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Journal Article


Schacter HL, Lessard LM, Kiperman S, Bakth F, Ehrhardt A, Uganski J. School Ment. Health 2021; 13(3): 578-601.


(Copyright © 2021, Holtzbrinck Springer Nature Publishing Group)






Although bullied adolescents experience elevated risk for adverse mental and physical health outcomes, some youth exhibit resilience in the face of peer victimization. Given the developmental importance of peer relationships during adolescence, much of the research examining protective factors that can mitigate bullying-related harm has focused on the role of friendships. However, the findings from studies testing the protective role of friendships for bullied youth have never been systematically reviewed. The goals of the current systematic review were to (a) synthesize the evidence for the protective effect of friendships (quantity and quality) on the mental and physical health of peer victimized adolescents and (b) provide corresponding recommendations for school-based health practitioners to facilitate appropriate supports among socially vulnerable youth in educational settings. A total of 37 studies were identified and evaluated. Approximately half of studies were cross-sectional and most tested friendship quality as a moderator of links between peer victimization and mental health. Although some studies provided evidence for a protective function of friendships, others yielded null effects or found that close friendships amplified victimization-related distress. Given the inconsistency of findings, school-based health practitioners should be aware of the various ways that friendships may, or may not, buffer bullied adolescents from negative health outcomes. Further replication of friendship buffering effects will be essential for guiding school-based bullying prevention and intervention efforts.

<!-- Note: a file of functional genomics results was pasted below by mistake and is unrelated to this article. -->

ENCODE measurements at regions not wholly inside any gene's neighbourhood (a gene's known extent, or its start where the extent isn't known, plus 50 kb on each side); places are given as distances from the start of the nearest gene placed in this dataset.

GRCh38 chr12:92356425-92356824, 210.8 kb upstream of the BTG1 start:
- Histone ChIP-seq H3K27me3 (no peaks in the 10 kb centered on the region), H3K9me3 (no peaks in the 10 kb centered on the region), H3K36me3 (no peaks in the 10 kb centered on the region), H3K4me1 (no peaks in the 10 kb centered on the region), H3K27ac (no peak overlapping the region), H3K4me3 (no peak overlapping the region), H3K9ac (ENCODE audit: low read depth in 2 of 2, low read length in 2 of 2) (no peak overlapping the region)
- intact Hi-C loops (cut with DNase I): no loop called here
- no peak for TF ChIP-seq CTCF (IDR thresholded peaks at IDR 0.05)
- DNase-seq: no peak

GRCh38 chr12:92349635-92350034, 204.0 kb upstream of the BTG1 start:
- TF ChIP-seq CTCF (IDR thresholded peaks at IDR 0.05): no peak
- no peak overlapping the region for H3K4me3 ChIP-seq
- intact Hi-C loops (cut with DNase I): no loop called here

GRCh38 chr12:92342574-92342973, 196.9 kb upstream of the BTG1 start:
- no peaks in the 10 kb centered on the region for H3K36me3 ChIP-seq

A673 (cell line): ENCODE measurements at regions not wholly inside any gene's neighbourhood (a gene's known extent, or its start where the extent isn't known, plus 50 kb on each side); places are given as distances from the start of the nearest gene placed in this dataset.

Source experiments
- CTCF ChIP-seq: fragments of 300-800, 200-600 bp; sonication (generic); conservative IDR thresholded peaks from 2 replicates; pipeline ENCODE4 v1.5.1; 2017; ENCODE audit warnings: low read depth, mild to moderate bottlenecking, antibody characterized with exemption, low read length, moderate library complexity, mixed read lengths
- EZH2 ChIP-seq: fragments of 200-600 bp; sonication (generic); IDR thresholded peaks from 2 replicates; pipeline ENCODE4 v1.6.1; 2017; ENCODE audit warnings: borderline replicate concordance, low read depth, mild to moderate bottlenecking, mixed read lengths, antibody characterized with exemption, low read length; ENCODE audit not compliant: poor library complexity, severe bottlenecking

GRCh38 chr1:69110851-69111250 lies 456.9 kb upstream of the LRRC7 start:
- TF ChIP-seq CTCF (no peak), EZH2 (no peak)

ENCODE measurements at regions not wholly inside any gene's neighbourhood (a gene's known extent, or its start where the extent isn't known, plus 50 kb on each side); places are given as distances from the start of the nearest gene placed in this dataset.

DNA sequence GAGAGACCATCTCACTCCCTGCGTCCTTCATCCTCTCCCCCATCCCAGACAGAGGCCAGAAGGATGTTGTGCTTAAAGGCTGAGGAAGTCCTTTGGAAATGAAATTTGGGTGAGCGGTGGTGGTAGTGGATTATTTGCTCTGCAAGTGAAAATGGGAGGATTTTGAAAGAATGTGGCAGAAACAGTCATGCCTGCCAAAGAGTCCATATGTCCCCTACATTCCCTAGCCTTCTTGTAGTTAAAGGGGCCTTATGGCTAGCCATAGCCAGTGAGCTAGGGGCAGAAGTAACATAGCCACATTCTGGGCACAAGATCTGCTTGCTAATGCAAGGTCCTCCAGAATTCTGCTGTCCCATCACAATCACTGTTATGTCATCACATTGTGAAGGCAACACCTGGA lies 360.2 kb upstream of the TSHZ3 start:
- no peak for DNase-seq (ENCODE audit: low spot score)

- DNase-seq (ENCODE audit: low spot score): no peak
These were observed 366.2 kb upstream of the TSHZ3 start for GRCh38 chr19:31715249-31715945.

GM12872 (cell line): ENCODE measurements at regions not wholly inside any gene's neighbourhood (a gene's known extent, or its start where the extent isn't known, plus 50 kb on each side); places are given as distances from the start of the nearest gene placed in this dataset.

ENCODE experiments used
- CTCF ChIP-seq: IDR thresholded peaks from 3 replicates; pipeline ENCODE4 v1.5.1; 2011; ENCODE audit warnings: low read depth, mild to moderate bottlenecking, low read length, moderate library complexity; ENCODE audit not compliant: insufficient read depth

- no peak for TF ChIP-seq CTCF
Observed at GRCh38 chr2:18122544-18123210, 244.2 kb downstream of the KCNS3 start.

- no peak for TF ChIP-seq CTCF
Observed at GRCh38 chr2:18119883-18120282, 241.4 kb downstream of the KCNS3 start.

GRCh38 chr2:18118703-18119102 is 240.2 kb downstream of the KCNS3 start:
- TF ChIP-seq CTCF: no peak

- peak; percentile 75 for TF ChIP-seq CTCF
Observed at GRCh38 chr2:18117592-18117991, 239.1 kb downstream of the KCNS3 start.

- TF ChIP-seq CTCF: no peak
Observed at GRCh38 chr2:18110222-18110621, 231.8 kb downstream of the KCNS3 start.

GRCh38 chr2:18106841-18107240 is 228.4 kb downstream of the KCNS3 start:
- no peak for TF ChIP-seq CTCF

Language: en


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